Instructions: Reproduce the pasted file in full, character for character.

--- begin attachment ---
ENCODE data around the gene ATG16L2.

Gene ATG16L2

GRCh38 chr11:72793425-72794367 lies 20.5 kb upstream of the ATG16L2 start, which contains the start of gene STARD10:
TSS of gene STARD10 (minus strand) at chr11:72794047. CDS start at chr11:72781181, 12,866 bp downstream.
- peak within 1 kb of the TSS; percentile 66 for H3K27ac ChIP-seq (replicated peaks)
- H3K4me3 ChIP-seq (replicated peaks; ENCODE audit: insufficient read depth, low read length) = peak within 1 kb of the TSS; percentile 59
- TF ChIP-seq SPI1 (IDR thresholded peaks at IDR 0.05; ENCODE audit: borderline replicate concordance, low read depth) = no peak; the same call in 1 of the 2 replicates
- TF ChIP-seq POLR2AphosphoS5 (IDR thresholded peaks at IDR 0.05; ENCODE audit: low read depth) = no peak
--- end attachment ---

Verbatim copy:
ENCODE data around the gene ATG16L2.

Gene ATG16L2

GRCh38 chr11:72793425-72794367 lies 20.5 kb upstream of the ATG16L2 start, which contains the start of gene STARD10:
TSS of gene STARD10 (minus strand) at chr11:72794047. CDS start at chr11:72781181, 12,866 bp downstream.
- peak within 1 kb of the TSS; percentile 66 for H3K27ac ChIP-seq (replicated peaks)
- H3K4me3 ChIP-seq (replicated peaks; ENCODE audit: insufficient read depth, low read length) = peak within 1 kb of the TSS; percentile 59
- TF ChIP-seq SPI1 (IDR thresholded peaks at IDR 0.05; ENCODE audit: borderline replicate concordance, low read depth) = no peak; the same call in 1 of the 2 replicates
- TF ChIP-seq POLR2AphosphoS5 (IDR thresholded peaks at IDR 0.05; ENCODE audit: low read depth) = no peak